We tend to ‘believe it if we see it,’ but sometimes our eyes play tricks on our brains! Kids and adults alike are fascinated by optical illusions. Sometimes they boggle our minds and other times they just give us a headache, but either way you can’t deny that they’re amusing! Here’s a fun visual science experiment that will help your child explore the sense of sight and sharpen their logical thinking and observations skills.
We tried this simple activity sent to us by education.com, where preschoolers can practice scissor skills and create a homemade optical illusion!
LEARN SCIENCE VOCABULARY
Optical – anything having to do with the eye and, in particular, light. Light enters our eyes through our pupils, but it requires our brain to interpret this light as the images we ‘see.’
Illusion – something that appears real, but isn’t! Magic is the art of ‘illusions’…getting people to believe they have seen something impossible, when really magicians are using carefully practiced tricks to fool our eyes and brains.
- Full-page color picture, like from a magazine
- Straight-edge or ruler
- Glue Stick
- Construction paper
- Optional: Blank paper and pen for recording observations
HOW TO MAKE IT
- Invite your child to choose a picture from a magazine, or find a picture from a clip art program. Whichever you decide to use, try to find a picture that’s more or less the size of a standard piece of paper (about 8 1/2″ x 11″).
- Fold a piece of blank paper in half “hotdog style” and use the marker to draw a line down the middle. Label one column “before” and the other “after.” If your child has started writing, let him label the columns for practice.
- Encourage your child to write or dictate to you all of their observations about the picture under the “before” column.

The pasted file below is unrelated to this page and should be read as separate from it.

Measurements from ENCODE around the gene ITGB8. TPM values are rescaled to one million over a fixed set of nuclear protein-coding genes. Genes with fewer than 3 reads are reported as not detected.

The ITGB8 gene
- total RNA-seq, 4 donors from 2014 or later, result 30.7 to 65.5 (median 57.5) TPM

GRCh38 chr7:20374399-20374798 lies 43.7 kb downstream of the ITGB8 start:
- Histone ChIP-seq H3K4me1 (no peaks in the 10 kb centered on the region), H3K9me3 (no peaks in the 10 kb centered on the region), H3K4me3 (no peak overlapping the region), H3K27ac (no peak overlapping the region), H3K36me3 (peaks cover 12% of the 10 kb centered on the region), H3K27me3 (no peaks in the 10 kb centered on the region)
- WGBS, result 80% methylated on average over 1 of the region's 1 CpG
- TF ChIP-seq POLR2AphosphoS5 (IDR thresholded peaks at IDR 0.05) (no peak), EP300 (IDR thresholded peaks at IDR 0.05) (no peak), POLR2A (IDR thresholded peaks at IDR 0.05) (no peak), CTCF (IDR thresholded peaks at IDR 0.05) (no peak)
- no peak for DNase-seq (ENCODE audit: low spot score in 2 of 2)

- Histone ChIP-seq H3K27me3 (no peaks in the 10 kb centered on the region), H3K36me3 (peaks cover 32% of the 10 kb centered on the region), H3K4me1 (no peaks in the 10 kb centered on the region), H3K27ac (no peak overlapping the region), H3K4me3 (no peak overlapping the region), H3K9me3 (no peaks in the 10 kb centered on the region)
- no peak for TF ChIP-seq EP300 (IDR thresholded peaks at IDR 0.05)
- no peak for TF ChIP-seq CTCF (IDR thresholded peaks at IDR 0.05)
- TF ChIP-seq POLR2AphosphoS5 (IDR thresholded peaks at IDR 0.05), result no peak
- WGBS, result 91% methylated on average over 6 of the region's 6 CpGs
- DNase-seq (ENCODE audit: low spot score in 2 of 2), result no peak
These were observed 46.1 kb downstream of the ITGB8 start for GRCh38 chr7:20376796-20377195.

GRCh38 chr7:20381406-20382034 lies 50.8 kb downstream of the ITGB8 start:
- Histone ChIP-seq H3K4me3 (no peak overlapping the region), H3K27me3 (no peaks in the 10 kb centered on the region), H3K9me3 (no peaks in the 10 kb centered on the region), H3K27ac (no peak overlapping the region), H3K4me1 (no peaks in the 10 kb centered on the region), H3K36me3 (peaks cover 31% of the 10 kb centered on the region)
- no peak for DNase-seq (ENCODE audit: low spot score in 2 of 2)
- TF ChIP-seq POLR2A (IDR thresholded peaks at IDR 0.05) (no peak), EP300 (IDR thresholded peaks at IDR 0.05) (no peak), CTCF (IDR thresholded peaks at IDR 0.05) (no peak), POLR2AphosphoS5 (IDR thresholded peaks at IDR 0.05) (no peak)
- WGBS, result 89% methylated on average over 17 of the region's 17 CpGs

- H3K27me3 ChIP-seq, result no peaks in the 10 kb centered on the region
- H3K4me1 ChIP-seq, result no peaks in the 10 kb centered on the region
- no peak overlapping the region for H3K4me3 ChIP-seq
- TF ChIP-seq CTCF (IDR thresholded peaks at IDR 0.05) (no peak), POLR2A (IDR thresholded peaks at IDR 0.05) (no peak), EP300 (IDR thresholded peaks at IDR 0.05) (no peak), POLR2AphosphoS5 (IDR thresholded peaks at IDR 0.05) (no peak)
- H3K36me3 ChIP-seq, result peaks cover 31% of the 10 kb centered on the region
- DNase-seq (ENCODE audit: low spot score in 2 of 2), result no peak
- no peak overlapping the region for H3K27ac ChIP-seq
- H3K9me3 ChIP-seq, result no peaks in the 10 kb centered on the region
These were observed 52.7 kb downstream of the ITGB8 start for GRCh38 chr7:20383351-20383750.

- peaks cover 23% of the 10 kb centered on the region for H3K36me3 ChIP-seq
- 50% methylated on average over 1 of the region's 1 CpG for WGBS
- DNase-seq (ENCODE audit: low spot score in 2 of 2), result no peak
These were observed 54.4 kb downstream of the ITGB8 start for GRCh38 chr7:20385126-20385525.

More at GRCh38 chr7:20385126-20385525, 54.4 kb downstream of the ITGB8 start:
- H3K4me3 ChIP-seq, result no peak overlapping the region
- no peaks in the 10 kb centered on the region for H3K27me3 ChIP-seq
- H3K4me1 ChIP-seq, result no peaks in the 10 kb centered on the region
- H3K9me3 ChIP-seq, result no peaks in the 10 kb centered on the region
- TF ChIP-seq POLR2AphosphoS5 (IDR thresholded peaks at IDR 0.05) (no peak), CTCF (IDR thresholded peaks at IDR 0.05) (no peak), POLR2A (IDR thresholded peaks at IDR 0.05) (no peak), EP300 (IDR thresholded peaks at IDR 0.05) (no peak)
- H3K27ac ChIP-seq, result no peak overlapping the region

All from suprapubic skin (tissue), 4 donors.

- Use the ruler to draw 3 vertical lines down the picture, dividing it into 4 equal strips.
- With adult supervision, have your child cut the picture along the lines so that they have four equal strips.
- Help your child arrange the pieces of the picture in order on a piece of construction paper, leaving some space between each strip. Then glue them on. (My son really enjoyed practicing cutting in a straight line and using a glue stick!)
- Look at the picture with your child, and record what they notice below the “after” column. Ask them questions like, “Is there anything different about the picture now?” and “How does it make your eyes feel to look at the stretched picture?” The “stretching” of the picture tricks your eyes and your brain will try to fill in the gaps to make the picture look normal. Your child might notice that the picture looks stretched, or even that it looks like it’s wiggling when it’s really not!
- Extension: cut a picture into more than four strips, or cut a picture into wavy or diagonal strips!
THE SCIENCE BEHIND IT
Optical illusions occur when the brain interprets the information gathered by the eye (basically visual light) in a way that does not match up with reality. In this case, the brain uses its previous knowledge of what’s familiar to fill in the gaps in the picture.
Check out fun preschool and kindergarten games and logical thinking activities here at education.com!
Show your kids more examples of optical illusions here at Optics For Kids.
Artists sometimes use optical illusions to make some really cool images. My favorite is the sidewalk artist Julian Beever (you can see more of his work here).